Rolls-Royce boss overhauls top team in revival battle

·4 min read
Tufan Erginbilgic, chief executive officer of Rolls - F. Carter Smith/Bloomberg
Tufan Erginbilgic, chief executive officer of Rolls - F. Carter Smith/Bloomberg

Rolls-Royce’s new chief executive Tufan Erginbilgic has ordered a shake-up of the engineer’s top team after he clashed with executives amid a battle to revive the company’s fortunes.

The FTSE 100-listed jet maker said on Friday that Tom Samson, head of its small modular reactor (SMR) developer, would leave as part of the overhaul, while finance boss Panos Kakoullis would be replaced.

Mr Kakoullis has been replaced with Mr Erginbilgic’s former BP colleague Helen McCabe, who was part of his team when he was a top executive at the oil company. Ms McCabe is Rolls-Royce’s sixth finance chief in two years.

Mr Erginbilgic and Mr Kakoulis are understood to be "different characters" according to someone familiar with the move, and that the new chief executive sought to replace the finance chief with Ms McCabe, who he said could deliver "dramatic improvements". Mr Kakoulis will remain on the board until at least 31 Aug.

It comes after Mr Erginbilgic called Rolls a “burning platform” in a speech to staff when he became chief executive in January.

The former BP executive subsequently launched a strategic review of the business and said shareholders would not receive an annual dividend for 2022.

Mr Samson, who has headed up Rolls’s project to make mini-nukes since its inception in 2020, leaves as the company battles to win contracts for the power plants.

It was dealt a blow last month when ministers said other companies with similar technology could compete for the next round of government funding to make the power plants a reality.

The SMR business froze hiring earlier this month since no government orders were on the horizon.

Mr Erginbilgic told The Telegraph in February that Britain risks squandering its role as a leader in mini-nuclear reactor technology if ministers fail to throw their support behind a key project.

He said at the time: “We need to come to the table and work very seriously and sign an agreement for the deployment of the first project. First mover advantage will be important.”

The project is at the mercy of government caprice and the UK has a chequered history of keeping its promises on large nuclear projects, said Nick Cunningham, an aviation analyst.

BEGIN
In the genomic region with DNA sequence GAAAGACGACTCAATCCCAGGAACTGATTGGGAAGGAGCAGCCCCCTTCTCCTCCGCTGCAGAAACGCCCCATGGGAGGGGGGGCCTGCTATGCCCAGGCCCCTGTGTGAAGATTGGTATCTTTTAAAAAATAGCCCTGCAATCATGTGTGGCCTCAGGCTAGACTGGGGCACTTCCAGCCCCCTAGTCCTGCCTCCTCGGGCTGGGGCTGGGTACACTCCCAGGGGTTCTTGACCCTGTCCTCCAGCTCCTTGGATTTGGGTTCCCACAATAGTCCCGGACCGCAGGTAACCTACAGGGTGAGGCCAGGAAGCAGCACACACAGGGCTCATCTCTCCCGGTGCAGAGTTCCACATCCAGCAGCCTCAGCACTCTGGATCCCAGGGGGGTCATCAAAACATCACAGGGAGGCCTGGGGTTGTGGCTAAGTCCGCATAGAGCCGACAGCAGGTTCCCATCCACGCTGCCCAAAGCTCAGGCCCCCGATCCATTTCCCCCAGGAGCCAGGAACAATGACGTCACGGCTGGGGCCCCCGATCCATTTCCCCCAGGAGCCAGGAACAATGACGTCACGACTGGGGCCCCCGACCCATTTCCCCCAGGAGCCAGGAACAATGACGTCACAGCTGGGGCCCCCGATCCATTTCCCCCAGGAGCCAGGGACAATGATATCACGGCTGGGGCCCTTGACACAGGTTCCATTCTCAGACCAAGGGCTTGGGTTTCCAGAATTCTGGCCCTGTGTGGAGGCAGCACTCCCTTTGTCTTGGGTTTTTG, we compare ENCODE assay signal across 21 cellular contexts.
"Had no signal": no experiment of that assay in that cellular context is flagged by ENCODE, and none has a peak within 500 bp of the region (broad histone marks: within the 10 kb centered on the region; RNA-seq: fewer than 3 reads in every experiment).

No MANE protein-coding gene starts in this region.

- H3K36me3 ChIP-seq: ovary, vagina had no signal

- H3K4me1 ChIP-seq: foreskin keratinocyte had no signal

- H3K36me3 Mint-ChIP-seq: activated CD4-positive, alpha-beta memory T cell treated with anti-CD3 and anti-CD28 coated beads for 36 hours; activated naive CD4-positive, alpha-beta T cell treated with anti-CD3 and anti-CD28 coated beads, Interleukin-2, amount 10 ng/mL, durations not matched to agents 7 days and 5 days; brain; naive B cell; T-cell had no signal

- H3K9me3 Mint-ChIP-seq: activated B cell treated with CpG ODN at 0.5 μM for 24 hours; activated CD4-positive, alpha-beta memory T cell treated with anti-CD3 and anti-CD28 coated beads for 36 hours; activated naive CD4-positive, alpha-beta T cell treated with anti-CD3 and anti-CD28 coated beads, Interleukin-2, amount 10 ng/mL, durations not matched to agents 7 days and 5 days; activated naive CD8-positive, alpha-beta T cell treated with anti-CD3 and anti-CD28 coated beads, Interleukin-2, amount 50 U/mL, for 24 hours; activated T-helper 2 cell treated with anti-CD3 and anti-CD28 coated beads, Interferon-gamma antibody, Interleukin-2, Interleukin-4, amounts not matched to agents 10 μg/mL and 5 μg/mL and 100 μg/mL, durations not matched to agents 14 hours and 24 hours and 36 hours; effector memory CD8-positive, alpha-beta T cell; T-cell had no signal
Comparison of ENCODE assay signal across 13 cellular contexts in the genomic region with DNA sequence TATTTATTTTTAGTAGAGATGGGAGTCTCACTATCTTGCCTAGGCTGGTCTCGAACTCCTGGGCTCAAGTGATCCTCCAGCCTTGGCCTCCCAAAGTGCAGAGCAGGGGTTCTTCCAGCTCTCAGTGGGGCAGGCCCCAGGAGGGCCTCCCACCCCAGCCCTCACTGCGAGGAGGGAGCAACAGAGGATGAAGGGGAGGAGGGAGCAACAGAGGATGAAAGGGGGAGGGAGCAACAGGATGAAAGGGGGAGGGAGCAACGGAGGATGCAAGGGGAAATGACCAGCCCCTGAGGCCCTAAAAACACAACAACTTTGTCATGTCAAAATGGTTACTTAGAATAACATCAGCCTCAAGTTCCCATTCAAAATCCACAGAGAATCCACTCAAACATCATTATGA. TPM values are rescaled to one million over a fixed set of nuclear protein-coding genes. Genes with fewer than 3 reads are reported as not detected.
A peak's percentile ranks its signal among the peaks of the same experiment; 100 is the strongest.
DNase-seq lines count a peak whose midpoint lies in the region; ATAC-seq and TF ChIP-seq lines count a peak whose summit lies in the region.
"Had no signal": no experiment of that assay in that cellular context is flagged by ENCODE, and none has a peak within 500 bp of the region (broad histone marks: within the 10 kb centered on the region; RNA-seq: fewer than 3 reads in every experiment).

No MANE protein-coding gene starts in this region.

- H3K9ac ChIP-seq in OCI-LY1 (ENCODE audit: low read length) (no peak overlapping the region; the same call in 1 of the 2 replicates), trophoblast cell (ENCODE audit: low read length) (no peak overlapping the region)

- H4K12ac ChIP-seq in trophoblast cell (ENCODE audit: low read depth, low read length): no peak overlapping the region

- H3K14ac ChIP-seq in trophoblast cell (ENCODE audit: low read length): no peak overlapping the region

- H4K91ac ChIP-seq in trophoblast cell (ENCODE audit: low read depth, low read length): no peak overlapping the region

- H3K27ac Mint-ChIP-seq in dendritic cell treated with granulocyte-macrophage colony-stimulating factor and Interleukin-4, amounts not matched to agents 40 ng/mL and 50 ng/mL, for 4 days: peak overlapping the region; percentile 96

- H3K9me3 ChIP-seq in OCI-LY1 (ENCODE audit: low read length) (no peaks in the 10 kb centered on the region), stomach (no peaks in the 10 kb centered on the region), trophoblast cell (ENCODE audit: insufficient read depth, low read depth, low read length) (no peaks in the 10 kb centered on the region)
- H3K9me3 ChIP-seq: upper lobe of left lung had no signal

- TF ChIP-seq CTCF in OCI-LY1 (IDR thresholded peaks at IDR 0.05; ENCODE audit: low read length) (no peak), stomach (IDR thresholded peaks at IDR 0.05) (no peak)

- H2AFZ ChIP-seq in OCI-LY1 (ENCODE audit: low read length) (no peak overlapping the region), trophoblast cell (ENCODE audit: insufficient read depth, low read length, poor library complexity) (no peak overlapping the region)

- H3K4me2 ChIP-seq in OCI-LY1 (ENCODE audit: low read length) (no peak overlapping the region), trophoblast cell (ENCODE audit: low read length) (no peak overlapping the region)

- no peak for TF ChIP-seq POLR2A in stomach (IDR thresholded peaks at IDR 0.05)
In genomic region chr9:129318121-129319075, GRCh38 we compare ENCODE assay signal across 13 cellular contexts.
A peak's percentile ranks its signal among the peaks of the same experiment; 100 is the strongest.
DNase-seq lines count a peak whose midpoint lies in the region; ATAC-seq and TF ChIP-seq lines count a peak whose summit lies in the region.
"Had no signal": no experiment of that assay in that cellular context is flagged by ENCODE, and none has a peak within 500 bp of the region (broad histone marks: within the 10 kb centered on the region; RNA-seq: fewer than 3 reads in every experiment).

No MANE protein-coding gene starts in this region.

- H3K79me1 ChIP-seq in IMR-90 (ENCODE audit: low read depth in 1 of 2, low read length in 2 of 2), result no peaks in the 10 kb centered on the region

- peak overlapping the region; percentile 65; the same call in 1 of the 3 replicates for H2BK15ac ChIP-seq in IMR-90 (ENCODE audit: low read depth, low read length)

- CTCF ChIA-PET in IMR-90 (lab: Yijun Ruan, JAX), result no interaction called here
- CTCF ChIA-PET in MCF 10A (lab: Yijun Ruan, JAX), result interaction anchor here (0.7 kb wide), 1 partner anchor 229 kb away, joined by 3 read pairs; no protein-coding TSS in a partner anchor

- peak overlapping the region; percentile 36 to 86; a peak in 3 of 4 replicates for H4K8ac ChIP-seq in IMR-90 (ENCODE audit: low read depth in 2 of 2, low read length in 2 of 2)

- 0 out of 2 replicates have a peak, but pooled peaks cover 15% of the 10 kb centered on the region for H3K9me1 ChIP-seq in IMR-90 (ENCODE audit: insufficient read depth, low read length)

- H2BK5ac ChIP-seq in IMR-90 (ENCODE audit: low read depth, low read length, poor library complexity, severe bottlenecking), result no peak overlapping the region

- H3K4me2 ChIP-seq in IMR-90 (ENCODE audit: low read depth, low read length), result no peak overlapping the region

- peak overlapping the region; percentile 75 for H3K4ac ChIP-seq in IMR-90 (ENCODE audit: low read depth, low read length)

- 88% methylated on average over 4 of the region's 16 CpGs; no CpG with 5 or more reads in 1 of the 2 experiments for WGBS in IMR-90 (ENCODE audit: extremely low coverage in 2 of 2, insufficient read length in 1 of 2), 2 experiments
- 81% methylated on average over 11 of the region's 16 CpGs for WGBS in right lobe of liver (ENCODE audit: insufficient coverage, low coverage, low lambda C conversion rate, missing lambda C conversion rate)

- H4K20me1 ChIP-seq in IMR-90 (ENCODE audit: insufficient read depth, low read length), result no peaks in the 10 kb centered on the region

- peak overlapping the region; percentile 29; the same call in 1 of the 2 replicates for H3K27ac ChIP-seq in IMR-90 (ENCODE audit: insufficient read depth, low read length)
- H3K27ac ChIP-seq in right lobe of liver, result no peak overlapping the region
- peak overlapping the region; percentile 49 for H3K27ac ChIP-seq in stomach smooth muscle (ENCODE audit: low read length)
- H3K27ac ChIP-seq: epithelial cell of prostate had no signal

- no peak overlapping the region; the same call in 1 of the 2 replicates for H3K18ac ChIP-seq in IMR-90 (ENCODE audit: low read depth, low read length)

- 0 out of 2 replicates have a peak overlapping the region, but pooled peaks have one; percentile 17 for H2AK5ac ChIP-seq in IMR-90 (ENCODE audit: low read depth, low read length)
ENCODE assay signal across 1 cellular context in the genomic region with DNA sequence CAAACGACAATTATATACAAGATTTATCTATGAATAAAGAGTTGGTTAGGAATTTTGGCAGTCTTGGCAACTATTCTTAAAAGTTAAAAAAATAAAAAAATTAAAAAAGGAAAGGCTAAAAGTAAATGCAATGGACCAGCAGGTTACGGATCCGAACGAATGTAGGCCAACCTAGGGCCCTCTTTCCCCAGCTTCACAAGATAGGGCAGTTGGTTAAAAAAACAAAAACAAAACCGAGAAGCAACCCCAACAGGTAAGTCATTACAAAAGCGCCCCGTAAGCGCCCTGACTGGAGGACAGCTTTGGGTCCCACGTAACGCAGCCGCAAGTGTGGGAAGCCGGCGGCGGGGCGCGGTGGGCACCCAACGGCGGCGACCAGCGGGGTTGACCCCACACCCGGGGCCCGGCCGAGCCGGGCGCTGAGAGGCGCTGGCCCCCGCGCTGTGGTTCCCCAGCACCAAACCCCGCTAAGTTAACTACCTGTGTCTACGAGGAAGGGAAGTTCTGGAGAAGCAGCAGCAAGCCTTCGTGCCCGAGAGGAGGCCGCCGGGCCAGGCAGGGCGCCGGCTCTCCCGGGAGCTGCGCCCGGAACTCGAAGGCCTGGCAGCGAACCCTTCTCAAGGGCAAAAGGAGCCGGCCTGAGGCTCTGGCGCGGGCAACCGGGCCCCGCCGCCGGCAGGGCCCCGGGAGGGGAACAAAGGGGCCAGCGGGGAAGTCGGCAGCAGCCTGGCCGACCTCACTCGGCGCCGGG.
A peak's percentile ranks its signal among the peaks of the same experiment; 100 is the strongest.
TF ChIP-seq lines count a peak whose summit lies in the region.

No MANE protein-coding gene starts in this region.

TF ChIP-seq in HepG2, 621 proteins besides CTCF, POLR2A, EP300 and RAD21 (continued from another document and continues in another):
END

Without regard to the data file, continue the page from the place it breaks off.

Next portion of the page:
Mr Erginbilgic is unlikely to want to exit defence and civil engine building or the company’s power business, which could make the SMR project a target for being sold, he said.

Mr Cunningham added: “It takes many years to build, it's very, very expensive, particularly as the cost of renewables has come down so dramatically.”

Boris Johnson, and Tom Samson of Rolls Royce SMR look at a model of a Rolls Royce Nuclear Power plant - Simon Dawson / No 10 Downing Street
Boris Johnson, and Tom Samson of Rolls Royce SMR look at a model of a Rolls Royce Nuclear Power plant - Simon Dawson / No 10 Downing Street

Rolls Royce insisted Mr Samson’s departure was by mutual consent. The company’s former civil aviation boss Chris Cholerton will lead the SMR business until a replacement for Mr Samson is found.

The company said: “The Board and Tom have decided that a new CEO would be better placed to take the business forward at this critical junction in the growth of Rolls-Royce SMR.

“Accordingly, it has been mutually agreed with immediate effect that Tom will leave the business to pursue other interests.”

As part of the shake-up Rob Watson, head of the company's electric plane business will be promoted to lead the company’s key civil division, which develops jet engines for passenger airliners.

Adam Riddle will replace former defence boss Tom Bell, and has also been made chairman and chief executive of Rolls’ North America business.

Mr Erginbilgic is battling to return Britain’s biggest engineer to growth and profitability after it was ravaged by the drop in travel caused by the pandemic.

The company made much of its revenue from maintaining engines, offering power by the hour to airline customers. When planes around the world were grounded during lockdown, that money dried up.

His predecessor Warren East raised billions of pounds from investors and sold businesses including Spanish engine parts maker ITP Aero to patch up the company’s finances.

Rolls is particularly dependent on the return to growth of the long-haul travel market, since its commercial jet engines are all designed for the largest planes.

In spite of being only a few months in the job, Mr Erginbilgic has already secured a big order from Air India which could spend as much as $3.5bn with Rolls after buying 470 aircraft last month to renew its fleet.

Announcing the overhaul on Friday, Mr Erginbilgic said: “With the leadership changes announced today we are acting at pace and gaining the momentum we need to transform Rolls-Royce. Together, my leadership team has a winning mindset, strong strategic alignment and a shared ambition to make Rolls-Royce a company that delivers for all stakeholders."